The first rains in centuries in the Atacama Desert devastate its microbial life
The Atacama Desert, the driest and oldest desert on Earth, located in northern Chile, hides a hyper-arid core in which no rain has been recorded during the past 500 years. But this situation has changed in the last three years. For the first time, rainfall has been documented in the hyper-arid core of the Atacama, and contrary to what was expected, the water supply has caused a great devastation among local life. This is the main conclusion of an international study, published today in Scientific Reports titled "Unprecedented rains decimate surface microbial communities in the hyperarid core of the Atacama Desert," directed by researchers from the Center for Astrobiology (CAB). These recent rains are attributed to changing climate over the Pacific Ocean.
"Our group has discovered that, contrary to what could be expected intuitively, the never-before-seen rainfall has not triggered a flowering of life in Atacama, but instead, the rains have caused enormous devastation in the microbial species that inhabited the region before the heavy precipitations," explains Dr. Alberto G. Fairén.
"Our work shows that high rainfall has caused the massive extinction of most indigenous microbial species. The extinction range reaches 85 percent, as a result of the osmotic stress that has caused the sudden abundance of water: The autochthonous microorganisms, which were perfectly adapted to thrive under conditions of extreme dryness and had strategies optimized for the extraction of the scarce humidity of their environment, have been unable to adapt to the new conditions of sudden flooding and have died from excess water," adds Fairén.
From Atacama to Mars
This study represents a great advance to understanding the microbiology of extremely arid environments. It also presents a new paradigm to decode the evolutionary path of a hypothetical early microbiota of Mars, since Mars is a hyper-arid planet that experienced catastrophic floods in ancient times.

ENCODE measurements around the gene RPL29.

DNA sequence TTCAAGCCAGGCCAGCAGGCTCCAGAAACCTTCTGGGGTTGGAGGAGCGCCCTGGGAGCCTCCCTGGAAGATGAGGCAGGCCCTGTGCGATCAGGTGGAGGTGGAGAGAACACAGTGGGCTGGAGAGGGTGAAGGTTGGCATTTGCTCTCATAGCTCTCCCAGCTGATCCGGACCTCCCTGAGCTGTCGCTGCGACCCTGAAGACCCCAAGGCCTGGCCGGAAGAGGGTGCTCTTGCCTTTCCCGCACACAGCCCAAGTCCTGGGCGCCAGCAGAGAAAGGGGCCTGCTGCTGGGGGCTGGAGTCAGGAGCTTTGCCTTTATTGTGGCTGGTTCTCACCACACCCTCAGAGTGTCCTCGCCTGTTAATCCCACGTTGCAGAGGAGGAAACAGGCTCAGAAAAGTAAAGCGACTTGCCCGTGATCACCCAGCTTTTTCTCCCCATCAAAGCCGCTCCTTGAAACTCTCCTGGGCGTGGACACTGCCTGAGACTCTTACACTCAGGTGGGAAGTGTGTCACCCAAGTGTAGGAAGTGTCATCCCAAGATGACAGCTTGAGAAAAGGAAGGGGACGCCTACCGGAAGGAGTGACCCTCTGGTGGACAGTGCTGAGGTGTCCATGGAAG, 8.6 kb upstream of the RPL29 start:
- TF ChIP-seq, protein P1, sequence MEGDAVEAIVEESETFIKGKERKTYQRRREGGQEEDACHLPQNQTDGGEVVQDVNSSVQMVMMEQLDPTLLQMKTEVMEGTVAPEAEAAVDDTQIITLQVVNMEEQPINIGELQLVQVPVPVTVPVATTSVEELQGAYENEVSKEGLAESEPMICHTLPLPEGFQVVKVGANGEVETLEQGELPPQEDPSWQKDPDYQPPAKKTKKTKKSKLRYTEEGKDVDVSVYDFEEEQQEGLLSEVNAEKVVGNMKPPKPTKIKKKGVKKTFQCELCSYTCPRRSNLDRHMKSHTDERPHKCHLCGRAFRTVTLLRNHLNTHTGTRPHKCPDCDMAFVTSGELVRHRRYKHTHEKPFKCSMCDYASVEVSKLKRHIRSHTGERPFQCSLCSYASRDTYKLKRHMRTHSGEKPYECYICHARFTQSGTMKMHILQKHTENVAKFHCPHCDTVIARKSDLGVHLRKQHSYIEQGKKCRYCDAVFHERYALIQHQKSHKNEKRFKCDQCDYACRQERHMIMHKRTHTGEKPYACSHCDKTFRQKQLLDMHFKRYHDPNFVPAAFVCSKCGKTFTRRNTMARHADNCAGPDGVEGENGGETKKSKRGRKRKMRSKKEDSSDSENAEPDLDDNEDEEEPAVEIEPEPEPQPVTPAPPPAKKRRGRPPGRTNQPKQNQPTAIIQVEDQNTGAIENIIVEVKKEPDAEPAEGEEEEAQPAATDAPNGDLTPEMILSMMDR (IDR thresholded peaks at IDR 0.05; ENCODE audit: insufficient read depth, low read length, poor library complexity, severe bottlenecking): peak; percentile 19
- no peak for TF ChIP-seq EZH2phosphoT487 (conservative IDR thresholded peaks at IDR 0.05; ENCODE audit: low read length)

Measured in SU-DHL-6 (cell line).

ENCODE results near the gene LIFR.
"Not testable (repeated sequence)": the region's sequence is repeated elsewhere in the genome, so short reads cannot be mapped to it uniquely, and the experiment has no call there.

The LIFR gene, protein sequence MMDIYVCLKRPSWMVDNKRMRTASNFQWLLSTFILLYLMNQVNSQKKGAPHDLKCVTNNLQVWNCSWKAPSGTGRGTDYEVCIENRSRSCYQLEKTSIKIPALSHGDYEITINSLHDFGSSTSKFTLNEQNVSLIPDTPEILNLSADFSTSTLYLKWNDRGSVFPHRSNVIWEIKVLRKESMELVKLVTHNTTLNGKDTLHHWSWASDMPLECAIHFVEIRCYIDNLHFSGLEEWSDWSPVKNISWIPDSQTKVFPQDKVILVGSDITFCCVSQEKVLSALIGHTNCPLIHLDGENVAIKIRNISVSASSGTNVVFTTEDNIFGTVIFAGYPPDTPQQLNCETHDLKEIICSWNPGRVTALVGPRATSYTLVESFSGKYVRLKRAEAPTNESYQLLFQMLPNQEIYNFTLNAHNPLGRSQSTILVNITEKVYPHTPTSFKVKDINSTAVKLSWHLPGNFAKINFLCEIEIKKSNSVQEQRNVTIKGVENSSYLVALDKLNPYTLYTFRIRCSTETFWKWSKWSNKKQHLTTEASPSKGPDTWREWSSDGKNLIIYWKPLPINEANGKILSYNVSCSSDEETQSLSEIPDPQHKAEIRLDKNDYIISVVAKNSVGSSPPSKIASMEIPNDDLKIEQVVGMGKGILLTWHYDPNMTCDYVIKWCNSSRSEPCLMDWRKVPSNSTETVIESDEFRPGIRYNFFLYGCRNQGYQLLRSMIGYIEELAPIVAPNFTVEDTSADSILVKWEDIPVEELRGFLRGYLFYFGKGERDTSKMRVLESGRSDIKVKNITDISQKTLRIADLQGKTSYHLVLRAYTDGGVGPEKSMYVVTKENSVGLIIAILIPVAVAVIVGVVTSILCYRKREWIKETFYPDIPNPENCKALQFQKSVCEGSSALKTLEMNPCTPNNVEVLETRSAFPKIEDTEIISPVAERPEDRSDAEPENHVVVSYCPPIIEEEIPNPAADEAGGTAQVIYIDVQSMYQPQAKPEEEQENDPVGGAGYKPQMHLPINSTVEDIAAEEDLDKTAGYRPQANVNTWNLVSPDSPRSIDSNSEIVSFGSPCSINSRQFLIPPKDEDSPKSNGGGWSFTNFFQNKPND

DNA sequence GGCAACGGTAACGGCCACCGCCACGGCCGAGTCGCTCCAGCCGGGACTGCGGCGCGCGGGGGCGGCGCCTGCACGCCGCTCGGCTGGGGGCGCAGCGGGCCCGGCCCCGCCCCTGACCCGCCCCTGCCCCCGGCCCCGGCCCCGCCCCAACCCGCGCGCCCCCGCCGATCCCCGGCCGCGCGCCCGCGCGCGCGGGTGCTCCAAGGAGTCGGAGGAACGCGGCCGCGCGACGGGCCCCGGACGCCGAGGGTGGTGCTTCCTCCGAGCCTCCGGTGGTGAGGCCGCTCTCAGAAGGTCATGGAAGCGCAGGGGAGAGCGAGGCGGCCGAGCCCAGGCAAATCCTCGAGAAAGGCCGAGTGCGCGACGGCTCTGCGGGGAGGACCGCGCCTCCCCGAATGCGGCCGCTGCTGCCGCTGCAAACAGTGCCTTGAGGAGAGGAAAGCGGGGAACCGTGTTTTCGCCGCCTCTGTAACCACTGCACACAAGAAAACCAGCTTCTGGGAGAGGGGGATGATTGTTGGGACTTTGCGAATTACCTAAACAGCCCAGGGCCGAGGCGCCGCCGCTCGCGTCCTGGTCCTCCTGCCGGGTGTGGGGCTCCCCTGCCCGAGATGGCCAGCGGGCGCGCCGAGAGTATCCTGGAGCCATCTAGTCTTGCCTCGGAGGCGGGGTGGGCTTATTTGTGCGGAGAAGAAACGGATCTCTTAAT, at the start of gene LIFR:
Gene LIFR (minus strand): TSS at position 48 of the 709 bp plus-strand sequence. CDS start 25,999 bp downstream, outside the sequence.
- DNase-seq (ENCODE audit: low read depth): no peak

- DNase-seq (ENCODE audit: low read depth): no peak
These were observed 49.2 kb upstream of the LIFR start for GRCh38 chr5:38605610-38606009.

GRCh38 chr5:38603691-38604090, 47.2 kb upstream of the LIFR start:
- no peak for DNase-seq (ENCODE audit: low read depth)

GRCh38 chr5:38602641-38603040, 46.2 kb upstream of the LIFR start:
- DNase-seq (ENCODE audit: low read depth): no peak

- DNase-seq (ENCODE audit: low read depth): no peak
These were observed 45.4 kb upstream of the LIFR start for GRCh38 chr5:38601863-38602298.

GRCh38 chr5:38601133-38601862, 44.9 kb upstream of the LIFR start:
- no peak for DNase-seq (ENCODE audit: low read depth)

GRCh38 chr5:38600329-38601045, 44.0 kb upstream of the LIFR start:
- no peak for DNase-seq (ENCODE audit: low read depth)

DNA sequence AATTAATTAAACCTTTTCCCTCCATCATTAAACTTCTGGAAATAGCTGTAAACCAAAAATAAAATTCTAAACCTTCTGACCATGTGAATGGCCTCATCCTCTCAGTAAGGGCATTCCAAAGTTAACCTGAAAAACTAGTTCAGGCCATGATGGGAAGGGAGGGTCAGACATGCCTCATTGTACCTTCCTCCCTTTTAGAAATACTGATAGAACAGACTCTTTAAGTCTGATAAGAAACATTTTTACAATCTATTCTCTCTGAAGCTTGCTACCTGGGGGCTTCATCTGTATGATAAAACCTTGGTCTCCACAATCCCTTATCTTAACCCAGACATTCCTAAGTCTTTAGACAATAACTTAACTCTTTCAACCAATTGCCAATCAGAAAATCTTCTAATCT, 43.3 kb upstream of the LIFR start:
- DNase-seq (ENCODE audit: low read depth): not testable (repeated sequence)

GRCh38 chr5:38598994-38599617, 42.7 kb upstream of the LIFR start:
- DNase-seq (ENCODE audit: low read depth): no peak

"Mars had a first period, the Noachian (between 4.5 and 3.5 billion years ago), in which there was a lot of water on its surface," says Fairén. "We know this from the enormous amount of hydrogeological evidence still present in the Martian surface, in the form of ubiquitous hydrated minerals, traces of dried rivers and lakes, deltas, and perhaps a hemispheric ocean in the northern plains," explains Fairén.
Mars eventually lost its atmosphere and its hydrosphere, and became the dry and arid world we know today. "But at times during the Hesperian period (from 3.5 to 3 billion years ago), large volumes of water carved its surface in the form of outflow channels, the largest channels in the solar system. If there were still microbial communities withstanding the process of extreme drying, they would have been subjected to processes of osmotic stress similar to those we have studied in Atacama," Fairén details.
"Therefore, our Atacama study suggests that the recurrence of liquid water on Mars could have contributed to the disappearance of Martian life, if it ever existed, instead of representing an opportunity for resilient microbiota to bloom again," adds Fairén.
In addition, this new study notes that large deposits of nitrates at the Atacama Desert offer evidence of long periods of extreme dryness in the past. The nitrates were concentrated at valley bottoms and former lakes by sporadic rains about 13 million years ago, and can be food for microbes. The Atacama nitrates may represent a convincing analog to the nitrate deposits recently discovered on Mars by the rover Curiosity (and reported in a 2015 study titled "Evidence for indigenous Martian nitrogen in solid samples from the Curiosity rover investigations at Gale crater," in the Proceedings of the National Academy of Sciences). Earlier this year, Fairén and colleagues discovered that short-term wetter environments in early Mars, occurring sporadically in a generally hyperdry early planet, explains the observed martian mineralogy.
This study, titled "Surface clay formation during short-term warmer and wetter conditions on a largely cold ancient Mars," was published in February in Nature Astronomy. "These long periods of dryness, followed by short-term wetter conditions, may also be in the origin of the nitrate deposits on Mars," concludes Fairén.
Janice L. Bishop et al. Surface clay formation during short-term warmer and wetter conditions on a largely cold ancient Mars, Nature Astronomy (2018). DOI: 10.1038/s41550-017-0377-9
Jennifer C. Stern et al. Evidence for indigenous nitrogen in sedimentary and aeolian deposits from theCuriosityrover investigations at Gale crater, Mars, Proceedings of the National Academy of Sciences (2015). DOI: 10.1073/pnas.1420932112